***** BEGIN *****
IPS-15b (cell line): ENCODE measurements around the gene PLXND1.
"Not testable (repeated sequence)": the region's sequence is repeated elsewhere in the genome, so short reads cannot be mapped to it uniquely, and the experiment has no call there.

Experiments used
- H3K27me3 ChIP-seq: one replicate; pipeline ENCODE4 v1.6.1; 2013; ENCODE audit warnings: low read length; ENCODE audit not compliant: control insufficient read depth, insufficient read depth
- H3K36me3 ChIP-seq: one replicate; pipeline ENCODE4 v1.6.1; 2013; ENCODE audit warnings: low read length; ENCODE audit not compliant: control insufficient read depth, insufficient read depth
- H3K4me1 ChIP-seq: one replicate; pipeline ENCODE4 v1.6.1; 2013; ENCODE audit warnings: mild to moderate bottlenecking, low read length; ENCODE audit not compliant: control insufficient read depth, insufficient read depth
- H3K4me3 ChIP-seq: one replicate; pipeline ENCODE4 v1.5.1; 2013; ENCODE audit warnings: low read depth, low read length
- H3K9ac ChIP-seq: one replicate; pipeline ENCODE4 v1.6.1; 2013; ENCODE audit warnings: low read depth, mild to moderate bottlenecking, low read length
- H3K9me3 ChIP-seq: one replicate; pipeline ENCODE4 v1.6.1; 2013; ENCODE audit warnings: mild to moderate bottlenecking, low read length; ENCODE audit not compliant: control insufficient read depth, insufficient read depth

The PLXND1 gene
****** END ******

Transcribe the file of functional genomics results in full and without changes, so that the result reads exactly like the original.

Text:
IPS-15b (cell line): ENCODE measurements around the gene PLXND1.
"Not testable (repeated sequence)": the region's sequence is repeated elsewhere in the genome, so short reads cannot be mapped to it uniquely, and the experiment has no call there.

Experiments used
- H3K27me3 ChIP-seq: one replicate; pipeline ENCODE4 v1.6.1; 2013; ENCODE audit warnings: low read length; ENCODE audit not compliant: control insufficient read depth, insufficient read depth
- H3K36me3 ChIP-seq: one replicate; pipeline ENCODE4 v1.6.1; 2013; ENCODE audit warnings: low read length; ENCODE audit not compliant: control insufficient read depth, insufficient read depth
- H3K4me1 ChIP-seq: one replicate; pipeline ENCODE4 v1.6.1; 2013; ENCODE audit warnings: mild to moderate bottlenecking, low read length; ENCODE audit not compliant: control insufficient read depth, insufficient read depth
- H3K4me3 ChIP-seq: one replicate; pipeline ENCODE4 v1.5.1; 2013; ENCODE audit warnings: low read depth, low read length
- H3K9ac ChIP-seq: one replicate; pipeline ENCODE4 v1.6.1; 2013; ENCODE audit warnings: low read depth, mild to moderate bottlenecking, low read length
- H3K9me3 ChIP-seq: one replicate; pipeline ENCODE4 v1.6.1; 2013; ENCODE audit warnings: mild to moderate bottlenecking, low read length; ENCODE audit not compliant: control insufficient read depth, insufficient read depth

The PLXND1 gene